I’m enjoying building the hero’s world.  He was more two dimensional in my previous effort. Now he has a rich history and world of his own. He has a rowdy group of buddies that have been fun to write about, too. I’ve even enjoyed writing about his classic car.

Most romantic novels are written with female protagonists and from a female’s perspective. We get to hear her innermost thoughts. She drives the major plot lines. There aren’t too many stories written from a guy’s viewpoint. I know Meyer (Twilight) and James (Fifty Shades) have tried it recently. I hear their efforts weren’t very good. I’m hoping mine is better. My hero is not a wimp like Edward Cullen nor is he a sociopath like Christian Grey.

I think one of the reasons why the male character is easier for me to write is because I live with men. It’s also been a good forty years since I was a teenaged girl. I have more recent experience with teenaged boys. I know how they think and how they feel.

I’m not abandoning my original work. It will get used. I’m just making the beginning part of it better. I know now that it takes a man to do that.

Image courtesy of Pinterest

I Just Don’t Know Yet

manuscriptHow much is too much? I continue to write on in my draft of a novel. I love every minute of writing it. It’s not perfect, and it may never see the light of day. I may be the only one who every reads it. I just don’t know yet. My characters are still talking to me and telling me to write more. I am obsessed with them.

So I continue to write – usually at noon and at night, sometimes in the middle of the night. I almost always write something every day. I put it aside a few weeks ago while I read novels instead of writing one, and I missed it! It was good to take a break from it for a bit, but the characters kept talking to me. I couldn’t wait to get back to them.

I’m up to 262,000+ words. They’re not all good words so don’t let that number startle you. The story hasn’t reached its conclusion yet. It’s had lots of things happen in it. It has lots more to come. Ideas occur to me, and I add them. How do I know when to stop? I just don’t know yet. I’ve just been going with the flow and letting it go on and on until I reach the point where I’m either bored with it, tired of it, or it reaches its logical conclusion. I know it needs massive editing, but I don’t want to do that until I reach my quit point. It also needs someone kind to read it when I’m ready so they can tell me if it’s any good or not. I just don’t know yet.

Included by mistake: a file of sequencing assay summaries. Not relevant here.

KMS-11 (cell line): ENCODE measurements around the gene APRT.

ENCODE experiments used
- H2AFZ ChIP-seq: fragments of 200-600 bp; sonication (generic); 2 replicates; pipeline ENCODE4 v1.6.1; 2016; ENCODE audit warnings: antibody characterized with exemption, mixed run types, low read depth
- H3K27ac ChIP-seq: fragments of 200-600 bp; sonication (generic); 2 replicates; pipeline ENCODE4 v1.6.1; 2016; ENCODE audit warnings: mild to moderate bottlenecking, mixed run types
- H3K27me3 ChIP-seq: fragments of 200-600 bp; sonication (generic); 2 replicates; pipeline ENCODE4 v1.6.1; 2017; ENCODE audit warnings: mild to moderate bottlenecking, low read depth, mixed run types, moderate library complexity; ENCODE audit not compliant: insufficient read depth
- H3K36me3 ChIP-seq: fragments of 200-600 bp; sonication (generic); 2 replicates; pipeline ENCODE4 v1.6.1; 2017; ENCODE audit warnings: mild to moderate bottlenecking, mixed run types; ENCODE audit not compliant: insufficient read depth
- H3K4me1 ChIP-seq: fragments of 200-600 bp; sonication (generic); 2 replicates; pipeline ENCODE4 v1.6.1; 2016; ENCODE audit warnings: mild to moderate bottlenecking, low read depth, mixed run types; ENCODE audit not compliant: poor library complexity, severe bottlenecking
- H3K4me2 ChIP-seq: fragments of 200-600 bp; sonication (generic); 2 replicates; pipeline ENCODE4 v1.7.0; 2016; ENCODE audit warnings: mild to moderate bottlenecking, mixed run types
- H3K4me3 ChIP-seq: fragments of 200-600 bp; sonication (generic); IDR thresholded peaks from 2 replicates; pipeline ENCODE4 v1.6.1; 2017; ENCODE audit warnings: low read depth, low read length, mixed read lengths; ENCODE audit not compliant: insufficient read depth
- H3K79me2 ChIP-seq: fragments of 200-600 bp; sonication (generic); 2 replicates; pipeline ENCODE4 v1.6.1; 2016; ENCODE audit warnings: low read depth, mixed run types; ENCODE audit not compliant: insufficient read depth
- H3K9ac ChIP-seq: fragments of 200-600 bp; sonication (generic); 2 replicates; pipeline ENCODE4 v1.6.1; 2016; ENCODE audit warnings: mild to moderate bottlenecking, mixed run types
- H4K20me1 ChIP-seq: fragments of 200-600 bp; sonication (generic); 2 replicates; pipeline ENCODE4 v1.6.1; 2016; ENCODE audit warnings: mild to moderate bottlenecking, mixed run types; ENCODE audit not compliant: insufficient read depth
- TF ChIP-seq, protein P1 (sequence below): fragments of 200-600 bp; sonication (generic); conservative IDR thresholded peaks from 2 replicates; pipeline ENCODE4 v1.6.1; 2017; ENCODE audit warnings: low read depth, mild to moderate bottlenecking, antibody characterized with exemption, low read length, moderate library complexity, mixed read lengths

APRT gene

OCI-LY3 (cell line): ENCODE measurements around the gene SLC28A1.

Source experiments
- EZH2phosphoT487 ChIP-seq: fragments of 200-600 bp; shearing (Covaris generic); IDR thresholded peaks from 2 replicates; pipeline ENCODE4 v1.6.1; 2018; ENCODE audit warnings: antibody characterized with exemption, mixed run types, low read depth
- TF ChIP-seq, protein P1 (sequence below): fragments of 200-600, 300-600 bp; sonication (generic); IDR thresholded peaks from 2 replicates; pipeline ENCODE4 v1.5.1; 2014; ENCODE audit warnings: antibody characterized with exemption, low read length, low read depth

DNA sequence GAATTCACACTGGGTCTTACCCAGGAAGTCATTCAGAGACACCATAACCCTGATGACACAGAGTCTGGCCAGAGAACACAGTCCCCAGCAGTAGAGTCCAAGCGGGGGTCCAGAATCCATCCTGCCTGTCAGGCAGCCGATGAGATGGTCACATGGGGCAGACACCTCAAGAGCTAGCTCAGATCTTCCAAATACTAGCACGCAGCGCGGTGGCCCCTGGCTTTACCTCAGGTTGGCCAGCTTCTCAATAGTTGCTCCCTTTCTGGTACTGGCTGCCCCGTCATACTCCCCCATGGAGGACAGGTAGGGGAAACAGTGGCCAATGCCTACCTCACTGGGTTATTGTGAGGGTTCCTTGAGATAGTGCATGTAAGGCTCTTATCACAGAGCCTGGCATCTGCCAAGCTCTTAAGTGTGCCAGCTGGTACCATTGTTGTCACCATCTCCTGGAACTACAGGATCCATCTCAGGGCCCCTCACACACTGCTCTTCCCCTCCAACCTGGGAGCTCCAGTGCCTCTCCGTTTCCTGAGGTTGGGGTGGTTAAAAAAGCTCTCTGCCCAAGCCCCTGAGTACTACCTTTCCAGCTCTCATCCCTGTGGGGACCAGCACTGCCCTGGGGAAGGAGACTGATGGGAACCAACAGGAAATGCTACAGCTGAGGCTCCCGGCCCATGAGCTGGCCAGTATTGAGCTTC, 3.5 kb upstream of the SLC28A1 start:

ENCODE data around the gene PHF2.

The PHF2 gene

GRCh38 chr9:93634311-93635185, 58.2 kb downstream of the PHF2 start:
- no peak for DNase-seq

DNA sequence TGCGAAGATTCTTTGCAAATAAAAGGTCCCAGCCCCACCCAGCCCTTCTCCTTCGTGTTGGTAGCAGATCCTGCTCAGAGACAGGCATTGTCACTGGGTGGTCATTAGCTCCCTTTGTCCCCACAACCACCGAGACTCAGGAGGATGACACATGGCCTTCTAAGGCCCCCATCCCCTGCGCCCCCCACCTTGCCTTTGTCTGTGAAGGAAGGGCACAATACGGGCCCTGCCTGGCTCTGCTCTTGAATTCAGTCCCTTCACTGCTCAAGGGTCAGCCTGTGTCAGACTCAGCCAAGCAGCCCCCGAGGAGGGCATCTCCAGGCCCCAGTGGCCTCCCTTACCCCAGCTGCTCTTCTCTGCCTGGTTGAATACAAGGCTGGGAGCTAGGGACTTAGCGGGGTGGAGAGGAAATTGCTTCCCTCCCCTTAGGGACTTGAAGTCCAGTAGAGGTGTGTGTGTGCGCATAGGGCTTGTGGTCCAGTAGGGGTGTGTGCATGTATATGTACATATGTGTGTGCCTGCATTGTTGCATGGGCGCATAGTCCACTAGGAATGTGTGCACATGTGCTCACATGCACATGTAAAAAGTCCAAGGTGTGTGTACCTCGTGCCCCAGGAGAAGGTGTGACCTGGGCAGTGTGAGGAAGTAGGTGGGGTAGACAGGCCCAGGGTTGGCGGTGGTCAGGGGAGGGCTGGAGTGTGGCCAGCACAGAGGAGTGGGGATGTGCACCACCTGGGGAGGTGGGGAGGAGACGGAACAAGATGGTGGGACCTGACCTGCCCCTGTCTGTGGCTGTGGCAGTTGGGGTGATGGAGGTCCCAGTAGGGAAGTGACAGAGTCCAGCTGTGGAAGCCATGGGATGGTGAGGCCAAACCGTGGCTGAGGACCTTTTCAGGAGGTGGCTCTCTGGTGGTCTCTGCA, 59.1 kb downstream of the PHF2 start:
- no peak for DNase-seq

I think my effort runs on and on because I never could work from an outline. I always found an outline to be too restricting. If I try to work from one, I never stick to it. At some point, when I get all my ideas out, I will probably go back and do a reverse outline and structure the story I’ve got to fit the outline so that the book has a beginning, a middle and an ending.

Who knows? Maybe this isn’t a novel. Maybe it’s two. Maybe it’s just an exercise in creative writing. Whatever it is, it’s been good for me and I don’t regret all the time I’ve spent on it. It’s been a confidence booster. I’ve enjoyed creating characters that feel like real people to me. They are funny with unique personalities of their own.